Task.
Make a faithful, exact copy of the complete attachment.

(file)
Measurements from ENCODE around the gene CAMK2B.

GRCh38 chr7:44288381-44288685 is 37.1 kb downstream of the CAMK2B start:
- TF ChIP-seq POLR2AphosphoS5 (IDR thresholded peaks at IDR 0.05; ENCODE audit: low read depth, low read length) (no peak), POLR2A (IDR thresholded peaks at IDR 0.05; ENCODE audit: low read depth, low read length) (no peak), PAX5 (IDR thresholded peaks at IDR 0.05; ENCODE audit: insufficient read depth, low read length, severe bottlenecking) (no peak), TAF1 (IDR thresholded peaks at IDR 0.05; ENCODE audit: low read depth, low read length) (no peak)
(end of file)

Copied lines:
Measurements from ENCODE around the gene CAMK2B.

GRCh38 chr7:44288381-44288685 is 37.1 kb downstream of the CAMK2B start:
- TF ChIP-seq POLR2AphosphoS5 (IDR thresholded peaks at IDR 0.05; ENCODE audit: low read depth, low read length) (no peak), POLR2A (IDR thresholded peaks at IDR 0.05; ENCODE audit: low read depth, low read length) (no peak), PAX5 (IDR thresholded peaks at IDR 0.05; ENCODE audit: insufficient read depth, low read length, severe bottlenecking) (no peak), TAF1 (IDR thresholded peaks at IDR 0.05; ENCODE audit: low read depth, low read length) (no peak)